Best day at the track: Thank you, Pick 6 Eddie

Arlington Hotel
Arlington Hotel in Hot Springs, Arkansas

The lobby of the Arlington Hotel in Hot Springs, Ark., serves many purposes. It’s the spillover seating for the bar off to the side. There’s a band shell for music and evening dancing, and during the day it serves as a waiting room for those checking into this majestic and old – mostly old – remnant of the late 19th Century.

Arlington bar
The Arlington Hotel bar

The clerk who helped me check in was enthusiastic about all Hot Springs had to offer, although he mostly rained on my ideas for a one-day visit here. Hot springs out in the wilds? No, all the waters have been long ago captured and fed into spas and bath houses. The only place on Bath House Row that still offers “waters” is the Buckstaff Baths. There are spa offerings available at hotel, which did not fit into my schedule.

Buckstaff

What’s the most popular activity for people to do at this national park? Get out and take a hike, see the natural beauty of Arkansas. Would it match the natural beauty of the Pacific Northwest?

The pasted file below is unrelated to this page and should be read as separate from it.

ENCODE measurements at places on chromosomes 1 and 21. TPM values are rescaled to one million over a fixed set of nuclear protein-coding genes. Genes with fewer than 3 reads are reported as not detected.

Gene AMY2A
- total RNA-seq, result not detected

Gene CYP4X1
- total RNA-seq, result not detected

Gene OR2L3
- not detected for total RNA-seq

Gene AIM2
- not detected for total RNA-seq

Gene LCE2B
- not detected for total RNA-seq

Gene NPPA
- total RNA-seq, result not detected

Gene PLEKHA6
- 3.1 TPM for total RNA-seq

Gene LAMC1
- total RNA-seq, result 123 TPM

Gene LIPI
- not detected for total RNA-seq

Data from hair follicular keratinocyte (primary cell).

Let’s face it, I was only being polite. The clerk didn’t need to feel bad about my refusal to engage in hiking or taking in the waters as he suggested. My real reason for coming to Hot Springs was to attend the races at Oaklawn Racing Casino Resort.

I bought a Daily Racing Form (DRF) at the front desk (how many hotels can you do that?) and walked off to my room with the paint peeling from the walls. Clean, but old – mostly old. Studied the form and then headed down Saturday morning to the best use of the Arlington lobby. Every morning before the races, Eddie “Pick 6” Pannell offers his advice on the day’s card.

Pick 6
Eddie “Pick 6” Pannell in the Arlington lobby

He starts out asking if anyone in the crowd bets horse according to the horse’s names. A few raised their hands, and I could have held up a finger or two since it is something I rarely do. But once in a while a name pops up so much like mine that I can’t pass it up. On those races, I accept that I will bet the name, the urge so strong that it will bias my handicapping so much that I can’t get through the past performances without going back and confirming my namesake has the best chance of winning, three-legged horse or not. I settle for the name and hope for the best, which hardly ever comes my way. Johnny Five? How could I pass on that? A moderate bet for a two-dollar bettor like me, and the horse veers immediately out of Seattle’s Emerald Downs starting gate, unseats his rider and hits the rail, rolling over it into the infield. Could be a horse high jumper, but in Thoroughbred racing that is DNF: Did Not Finish. (Next time Johnny Five ran, he won and paid $8.80, and I was nowhere near a track or off-track betting).